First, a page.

But Kennedy offered comments of a very different stripe later in the argument – comments that may hold the key to the case. When the plaintiffs’ lawyers stood up, Kennedy twice asked whether “the young person who is uninsured is uniquely proximate to affecting the rates of insurance and the costs of providing medical care.” Translated into English, Kennedy was suggesting that non-participants in the health insurance market – i.e., “the young person who is uninsured” – may nonetheless be connected to that market in a way that isn’t true of non-participants in other markets.

That is important for two reasons.

First, it suggests Kennedy sees a way to justify federal regulation, under the Commerce Clause, of people not engaged in “commerce.”

Second, it suggests Kennedy could write an opinion upholding the mandate but warning Congress that product-purchase mandates in other contexts will not pass muster.

Of course, this is all speculation of the kind I just warned against; Kennedy may simply have been testing out an idea he never accepted or will eventually discard. But his comments create enough doubt to undercut the media doomsayers. To my mind, Justice Kennedy is firmly in the “unknown” camp – and without his vote, the “Patient Protection and Affordable Care Act’s” (ACA) challengers likely can’t muster the five votes they need to strike down any part of the law.

Severability is anyone’s ballgame. If the court does invalidate the individual mandate, that leaves a second question with sweeping ramifications for the nation’s hospitals: Should some, or all, of the ACA’s remaining provisions be left in place? That question – known in legal parlance as the “severability” issue – appeared to divide the court on several fronts.

Some justices, including Kagan and Sotomayor, suggested their support for the government’s position: that if the mandate falls, the guaranteed issue and community rating provisions must fall too (because they are intimately connected to the mandate) but the rest should remain. Some others, including Scalia and Kennedy, suggested their support for the plaintiffs’ position that the whole law should fall if the mandate is invalid. But much of the court appeared confused about how to even approach the question.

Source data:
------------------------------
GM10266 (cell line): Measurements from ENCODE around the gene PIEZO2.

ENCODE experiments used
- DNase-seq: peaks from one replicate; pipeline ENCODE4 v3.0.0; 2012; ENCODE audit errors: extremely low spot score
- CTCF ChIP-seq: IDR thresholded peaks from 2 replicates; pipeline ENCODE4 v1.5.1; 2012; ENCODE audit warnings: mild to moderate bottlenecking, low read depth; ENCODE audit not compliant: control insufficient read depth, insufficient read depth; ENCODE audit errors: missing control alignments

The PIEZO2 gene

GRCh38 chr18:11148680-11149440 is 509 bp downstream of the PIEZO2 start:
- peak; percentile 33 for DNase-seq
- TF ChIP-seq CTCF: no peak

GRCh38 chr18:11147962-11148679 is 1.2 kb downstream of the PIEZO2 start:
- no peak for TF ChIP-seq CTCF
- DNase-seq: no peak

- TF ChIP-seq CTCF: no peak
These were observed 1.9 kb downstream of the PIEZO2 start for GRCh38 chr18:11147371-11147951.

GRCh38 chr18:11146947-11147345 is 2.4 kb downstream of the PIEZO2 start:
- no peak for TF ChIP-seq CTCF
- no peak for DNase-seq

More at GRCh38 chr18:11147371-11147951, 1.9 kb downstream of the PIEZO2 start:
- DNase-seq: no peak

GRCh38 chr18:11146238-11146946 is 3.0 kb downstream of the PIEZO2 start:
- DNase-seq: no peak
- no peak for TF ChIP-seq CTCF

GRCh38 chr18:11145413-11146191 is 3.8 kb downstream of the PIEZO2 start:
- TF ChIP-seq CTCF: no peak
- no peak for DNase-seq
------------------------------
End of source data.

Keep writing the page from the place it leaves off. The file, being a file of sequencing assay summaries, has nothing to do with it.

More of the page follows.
Courts conducting “severability” analysis theoretically inquire into Congress’ intent: Would Congress have wanted the rest of the law to stand with the invalid part removed?

But as several justices pointed out, answering that question here is almost impossible. The law has hundreds of provisions, some connected to the mandate and others not. And in some cases, the connections aren’t immediately clear. How is the court to decide which to keep and which to jettison? And how can it really know what Congress would have wanted, given that the law is an interlocking nest of compromises?

In the end – and despite media claims that the court is “poised to strike down [the] entire health care law” – it’s impossible to predict what the court will do about severability if, in fact, the mandate is struck down. The bottom line is the same as for the mandate: We can’t really know anything until the decision comes down in June. The pundits will just have to wait.

Perella was one of the lead authors of the AHA’s briefs on the constitutionality of the ACA. He practices Supreme Court and appellate litigation at Hogan Lovells US LLP in Washington, DC. He blogged about the ACA arguments for the AHA at www.ahahealthreformlaw.wordpress.com 

By Dominic F. Perella